its evaluation, WDFW staff concluded that the expectations the Washington Fish
and Wildlife Commission had when it adopted the policy in 2013 have not been
January, Ryan Lothrop, WDFW Columbia River Policy Coordinator, said the review
found that the states had made progress in implementing some of aspects of the
policy, but that progress in other areas had not met expectations.
intent of the joint working group is to improve the management of the Columbia
River," he said. "Having differences in policies in joint waters
presents real challenges in managing, implementing and enforcing
Comprehensive Evaluation of the Columbia River Basin Salmon Management Policy
is available on WDFW's website at https://wdfw.wa.gov/publications/02029/.
Washington Commission's action at its March meeting to extend the use of
gillnets was one of a number of recommendations for Columbia River fisheries
developed by a joint committee with members of the Oregon Fish and Wildlife
Commission, a WDFW news release said. It added that Oregon's full commission
will also consider the recommendations when it meets March 15, but the Oregon
Commission agenda has yet to include a review of the policy.
from both states are working on an overhaul of each state’s Columbia River
salmon management policy. Those policies are “designed to achieve conservation
goals for salmon and steelhead, promote orderly fisheries in concurrent waters,
and maintain and enhance economic stability in sport and commercial fisheries,”
according to WDFW.
change in policy affects allowable commercial fishing gear and the allocation
of catch between sport and commercial fisheries, among other adjustments.
Conservation measures remain unchanged, and no additional fishing pressure was
approved beyond the annual amount allowed in full compliance with all salmon
and steelhead Endangered Species Act requirements and sustainable fishery
management practices,” WDFW said.
recommended by the joint state committee to reach concurrent policies are:
change in sport fisheries from mandatory barbless to voluntary barbless hooks
by June 1.
a good faith effort to develop this year comprehensive and concurrent Columbia
River salmon policies for each state to begin in 2020.
For 2019 only, the recreational to commercial allocation for the spring fishery
will be 80 percent/20 percent, with no buffer applied to the commercial share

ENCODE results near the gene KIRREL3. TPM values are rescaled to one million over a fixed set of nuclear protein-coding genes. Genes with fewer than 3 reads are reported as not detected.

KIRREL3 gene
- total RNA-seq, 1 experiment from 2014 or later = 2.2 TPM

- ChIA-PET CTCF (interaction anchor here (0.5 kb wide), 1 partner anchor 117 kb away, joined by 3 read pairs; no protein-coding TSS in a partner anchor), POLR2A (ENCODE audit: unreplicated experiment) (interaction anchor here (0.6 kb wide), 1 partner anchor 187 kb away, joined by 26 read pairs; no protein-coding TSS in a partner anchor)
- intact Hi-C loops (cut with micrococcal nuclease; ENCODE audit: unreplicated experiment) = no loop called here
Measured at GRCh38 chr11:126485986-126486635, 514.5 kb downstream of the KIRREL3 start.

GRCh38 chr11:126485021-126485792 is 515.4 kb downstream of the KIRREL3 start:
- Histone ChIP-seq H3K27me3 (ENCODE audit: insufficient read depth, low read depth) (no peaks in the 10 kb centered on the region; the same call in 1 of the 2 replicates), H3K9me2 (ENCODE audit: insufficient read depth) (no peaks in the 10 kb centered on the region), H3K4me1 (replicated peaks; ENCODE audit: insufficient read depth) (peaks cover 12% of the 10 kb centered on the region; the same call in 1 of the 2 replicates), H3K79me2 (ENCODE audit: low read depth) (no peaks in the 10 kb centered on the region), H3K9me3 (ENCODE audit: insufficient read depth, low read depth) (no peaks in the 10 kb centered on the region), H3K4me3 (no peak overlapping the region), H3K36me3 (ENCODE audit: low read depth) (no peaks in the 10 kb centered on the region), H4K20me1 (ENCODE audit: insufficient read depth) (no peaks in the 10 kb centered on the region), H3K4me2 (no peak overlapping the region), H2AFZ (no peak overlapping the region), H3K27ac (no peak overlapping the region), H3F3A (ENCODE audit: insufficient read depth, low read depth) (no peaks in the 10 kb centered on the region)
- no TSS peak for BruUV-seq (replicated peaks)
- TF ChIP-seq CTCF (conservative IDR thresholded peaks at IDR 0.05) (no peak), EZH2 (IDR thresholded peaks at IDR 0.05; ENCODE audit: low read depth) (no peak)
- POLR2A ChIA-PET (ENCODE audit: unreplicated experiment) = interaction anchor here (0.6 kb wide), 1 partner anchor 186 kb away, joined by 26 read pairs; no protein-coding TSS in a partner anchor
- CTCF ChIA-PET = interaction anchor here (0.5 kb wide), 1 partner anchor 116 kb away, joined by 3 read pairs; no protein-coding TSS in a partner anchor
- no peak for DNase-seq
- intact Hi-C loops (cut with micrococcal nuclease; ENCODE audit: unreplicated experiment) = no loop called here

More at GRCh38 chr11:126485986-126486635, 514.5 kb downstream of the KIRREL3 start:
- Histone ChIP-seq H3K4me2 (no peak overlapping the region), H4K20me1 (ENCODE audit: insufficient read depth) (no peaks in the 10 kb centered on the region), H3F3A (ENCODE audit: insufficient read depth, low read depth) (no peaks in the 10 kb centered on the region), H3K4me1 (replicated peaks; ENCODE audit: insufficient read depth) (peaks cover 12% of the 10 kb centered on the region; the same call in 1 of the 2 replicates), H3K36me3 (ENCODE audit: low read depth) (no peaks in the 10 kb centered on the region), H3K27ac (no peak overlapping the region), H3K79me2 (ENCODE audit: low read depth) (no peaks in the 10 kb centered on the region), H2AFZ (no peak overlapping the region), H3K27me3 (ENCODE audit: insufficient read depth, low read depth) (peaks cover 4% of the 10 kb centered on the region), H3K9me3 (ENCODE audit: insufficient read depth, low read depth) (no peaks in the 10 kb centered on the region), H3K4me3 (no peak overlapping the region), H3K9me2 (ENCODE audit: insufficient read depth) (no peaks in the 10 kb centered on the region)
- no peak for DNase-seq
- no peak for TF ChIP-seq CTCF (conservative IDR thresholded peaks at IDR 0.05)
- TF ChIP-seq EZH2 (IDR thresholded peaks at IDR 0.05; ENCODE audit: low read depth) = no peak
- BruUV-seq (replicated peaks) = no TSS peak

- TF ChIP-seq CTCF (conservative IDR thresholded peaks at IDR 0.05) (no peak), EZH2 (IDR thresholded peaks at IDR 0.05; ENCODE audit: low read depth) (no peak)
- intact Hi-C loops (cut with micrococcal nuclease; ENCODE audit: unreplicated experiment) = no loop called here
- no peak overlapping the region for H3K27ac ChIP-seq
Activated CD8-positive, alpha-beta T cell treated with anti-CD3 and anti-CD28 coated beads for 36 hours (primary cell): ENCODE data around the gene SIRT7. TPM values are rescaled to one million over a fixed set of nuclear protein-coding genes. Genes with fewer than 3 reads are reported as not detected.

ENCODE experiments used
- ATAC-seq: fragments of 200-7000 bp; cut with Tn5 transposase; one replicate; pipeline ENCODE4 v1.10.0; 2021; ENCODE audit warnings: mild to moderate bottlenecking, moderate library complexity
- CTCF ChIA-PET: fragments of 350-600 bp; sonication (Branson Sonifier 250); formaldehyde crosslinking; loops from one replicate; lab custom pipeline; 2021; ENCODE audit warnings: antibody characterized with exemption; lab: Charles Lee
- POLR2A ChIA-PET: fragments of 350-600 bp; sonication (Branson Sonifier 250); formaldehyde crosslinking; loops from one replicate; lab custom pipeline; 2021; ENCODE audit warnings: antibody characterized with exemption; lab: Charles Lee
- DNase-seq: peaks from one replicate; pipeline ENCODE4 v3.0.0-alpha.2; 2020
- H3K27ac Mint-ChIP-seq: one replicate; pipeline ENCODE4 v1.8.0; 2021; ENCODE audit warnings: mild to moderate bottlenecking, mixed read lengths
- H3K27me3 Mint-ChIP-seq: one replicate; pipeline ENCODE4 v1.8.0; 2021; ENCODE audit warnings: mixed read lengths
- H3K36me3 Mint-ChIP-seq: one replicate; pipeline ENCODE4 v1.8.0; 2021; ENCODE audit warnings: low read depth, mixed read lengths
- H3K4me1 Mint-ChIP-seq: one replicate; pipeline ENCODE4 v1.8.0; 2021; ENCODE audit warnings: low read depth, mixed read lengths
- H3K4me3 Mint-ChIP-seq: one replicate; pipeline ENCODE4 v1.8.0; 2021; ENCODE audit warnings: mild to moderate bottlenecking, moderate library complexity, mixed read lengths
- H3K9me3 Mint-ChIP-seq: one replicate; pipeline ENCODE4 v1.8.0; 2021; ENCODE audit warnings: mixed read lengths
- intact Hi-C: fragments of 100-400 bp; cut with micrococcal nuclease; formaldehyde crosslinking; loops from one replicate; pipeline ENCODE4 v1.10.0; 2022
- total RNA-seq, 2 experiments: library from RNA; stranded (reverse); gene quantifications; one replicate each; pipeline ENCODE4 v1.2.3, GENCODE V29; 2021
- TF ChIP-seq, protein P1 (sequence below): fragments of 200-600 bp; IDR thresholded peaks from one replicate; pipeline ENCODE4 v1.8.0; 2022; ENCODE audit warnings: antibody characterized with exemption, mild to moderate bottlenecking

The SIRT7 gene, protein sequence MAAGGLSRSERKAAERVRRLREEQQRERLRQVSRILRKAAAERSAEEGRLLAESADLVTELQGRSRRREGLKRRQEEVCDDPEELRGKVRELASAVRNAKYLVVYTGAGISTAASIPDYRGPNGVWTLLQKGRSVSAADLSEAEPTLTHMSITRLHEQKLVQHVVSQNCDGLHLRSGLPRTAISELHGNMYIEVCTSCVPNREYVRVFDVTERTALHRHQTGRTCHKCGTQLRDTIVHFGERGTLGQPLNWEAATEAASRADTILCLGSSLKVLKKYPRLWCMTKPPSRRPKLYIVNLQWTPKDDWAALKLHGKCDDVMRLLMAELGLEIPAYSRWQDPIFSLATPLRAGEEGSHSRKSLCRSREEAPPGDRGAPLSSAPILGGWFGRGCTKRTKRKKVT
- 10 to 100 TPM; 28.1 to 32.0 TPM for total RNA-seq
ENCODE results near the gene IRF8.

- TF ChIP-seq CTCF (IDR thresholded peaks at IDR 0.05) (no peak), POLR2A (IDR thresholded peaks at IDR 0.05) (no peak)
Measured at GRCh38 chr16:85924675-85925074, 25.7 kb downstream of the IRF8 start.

and no mainstem commercial fishing, unless the upriver run size update is more
than 129 percent of the upriver spring chinook pre-season forecast of 99,300.
The fall chinook allocation will remain at 70 percent/30 percent for
recreational and commercial fisheries.
Washington and Oregon policies, approved in 2013, intended for the commercial
fishery to have completed a transition from gillnets to alternative gear this
year and be relocated away from mainstem Columbia River areas. However, the use
of alternative gear has not yet been refined and the off-channel areas have
been determined to be unsuitable, WDFW said.
commission modified that policy in response to a comprehensive performance
review conducted over the past year. Without that action, fishing rules for
Washington and Oregon would have been incompatible, because Oregon plans to
allow the use of gillnets during the upcoming fall season,” it said.
of the motion that passed and more information on the Columbia River Policy
Review can be found at https://wdfw.wa.gov/commission/.
CBB, February 1, 2019, “Oregon, Washington Commissions Continue Joint
Discussions On Columbia River Salmon Management,” http://www.cbbulletin.com/442079.aspx
CBB, November 2, 2018, “Evaluation Of Columbia River Harvest Reforms Shows
Expected Economic Benefits Have Not Materialized,” http://www.cbbulletin.com/441755.aspx
CBB, February 17, 2017, “ODFW Reopens Harvest Rules Focused On Phasing Out
Mainstem Gillnets Below Bonneville,” http://www.cbbulletin.com/438356.aspx
January 27, 2017, “Oregon Harvest Reforms Differ From Washington In How Much
Gillnetting Allowed,” http://www.cbbulletin.com/438251.aspx
January 19, 2017, “Washington Votes To Move Forward With Columbia River Harvest
Changes, Oregon To Consider Similar Plan,” http://www.cbbulletin.com/438209.aspx